Making a connection to field geoscience for Native American youth through culture, nature, and community
Ricci and Riggs, 2019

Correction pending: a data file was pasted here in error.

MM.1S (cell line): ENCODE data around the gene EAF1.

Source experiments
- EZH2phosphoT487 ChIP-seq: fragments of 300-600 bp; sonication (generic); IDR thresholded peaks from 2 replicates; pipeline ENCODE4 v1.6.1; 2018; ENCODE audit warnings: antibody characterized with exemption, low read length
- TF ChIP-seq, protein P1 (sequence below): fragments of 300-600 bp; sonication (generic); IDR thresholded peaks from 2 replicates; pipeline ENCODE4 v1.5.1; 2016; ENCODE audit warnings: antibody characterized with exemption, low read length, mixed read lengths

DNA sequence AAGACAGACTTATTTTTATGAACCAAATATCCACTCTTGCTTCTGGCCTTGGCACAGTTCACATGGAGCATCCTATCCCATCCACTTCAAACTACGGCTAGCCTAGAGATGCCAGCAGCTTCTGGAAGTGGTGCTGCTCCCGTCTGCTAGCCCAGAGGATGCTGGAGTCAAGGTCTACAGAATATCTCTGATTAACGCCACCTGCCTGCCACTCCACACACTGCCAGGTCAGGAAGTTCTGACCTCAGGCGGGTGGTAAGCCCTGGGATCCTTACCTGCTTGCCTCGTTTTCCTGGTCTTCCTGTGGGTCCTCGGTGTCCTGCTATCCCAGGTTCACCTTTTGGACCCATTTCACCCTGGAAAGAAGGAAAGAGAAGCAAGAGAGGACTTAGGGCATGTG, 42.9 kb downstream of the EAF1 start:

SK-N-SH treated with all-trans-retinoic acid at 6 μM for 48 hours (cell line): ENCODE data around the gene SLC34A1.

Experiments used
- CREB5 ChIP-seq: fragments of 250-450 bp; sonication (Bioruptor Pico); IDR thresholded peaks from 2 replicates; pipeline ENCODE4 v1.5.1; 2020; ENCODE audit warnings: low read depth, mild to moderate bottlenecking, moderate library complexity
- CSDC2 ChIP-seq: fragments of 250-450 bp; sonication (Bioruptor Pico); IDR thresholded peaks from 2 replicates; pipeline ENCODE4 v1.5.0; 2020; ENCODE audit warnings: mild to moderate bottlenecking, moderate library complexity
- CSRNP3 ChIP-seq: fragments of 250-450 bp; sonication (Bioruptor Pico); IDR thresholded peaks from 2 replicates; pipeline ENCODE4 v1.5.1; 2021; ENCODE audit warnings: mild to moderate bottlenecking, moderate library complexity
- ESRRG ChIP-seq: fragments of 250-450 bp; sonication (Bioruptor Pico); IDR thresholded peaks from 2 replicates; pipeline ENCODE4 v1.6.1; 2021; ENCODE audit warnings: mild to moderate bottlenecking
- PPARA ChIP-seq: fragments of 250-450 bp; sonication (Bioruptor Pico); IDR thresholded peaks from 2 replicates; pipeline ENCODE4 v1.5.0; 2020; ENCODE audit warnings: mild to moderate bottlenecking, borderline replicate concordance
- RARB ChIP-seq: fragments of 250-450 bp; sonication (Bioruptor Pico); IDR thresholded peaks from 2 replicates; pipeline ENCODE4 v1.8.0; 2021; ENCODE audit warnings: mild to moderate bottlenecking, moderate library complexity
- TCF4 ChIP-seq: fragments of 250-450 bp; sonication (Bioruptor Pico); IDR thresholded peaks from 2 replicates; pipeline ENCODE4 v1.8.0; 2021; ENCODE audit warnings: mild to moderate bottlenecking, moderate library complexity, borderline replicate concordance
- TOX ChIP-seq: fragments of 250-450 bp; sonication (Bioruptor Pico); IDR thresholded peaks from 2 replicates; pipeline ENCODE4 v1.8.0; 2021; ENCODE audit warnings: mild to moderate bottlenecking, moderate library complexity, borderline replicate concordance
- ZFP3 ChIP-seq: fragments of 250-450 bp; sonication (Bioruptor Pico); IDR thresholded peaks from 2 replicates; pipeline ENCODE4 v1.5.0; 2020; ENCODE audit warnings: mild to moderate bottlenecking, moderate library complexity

Abstract: This qualitative study examines the experience of 12 Native American youth who participated in culturally appropriate geoscience summer programs throughout California. These programs have been shown to change participating youths' perceptions of science. After the programs, the youth are more likely to describe science as something tribes use to manage natural resources and have been using for a long time, something that is not only learned in classrooms, and that they can live a cultural way of life and still be scientists. In this study we used hermeneutic phenomenology to understand the experience of the participating youth. Semistructured, life-world, pre- and postinterviews were designed to elucidate participants' program experience. These were coded and analyzed following phenomenological methodology. Our analysis shows the function of program elements in providing a supportive path for student participants into science building on a base of cultural and individual assets. The results suggest that having a supportive community that is familial, supportive, and empowering, and in which youth can express their culture while participating in outdoor programming provides the foundation to approach the science content. Moreover, positive connections between nature and our science content are made in this context, broadening participants' concept of science to include outdoor and field sciences. This provides scaffolding in which these new conceptions of science as nature, and nature as science, can be applied to participants' lives outside of the program, and also increases a sense of science identity and an accompanying shift in aspirations to become tribal science leaders.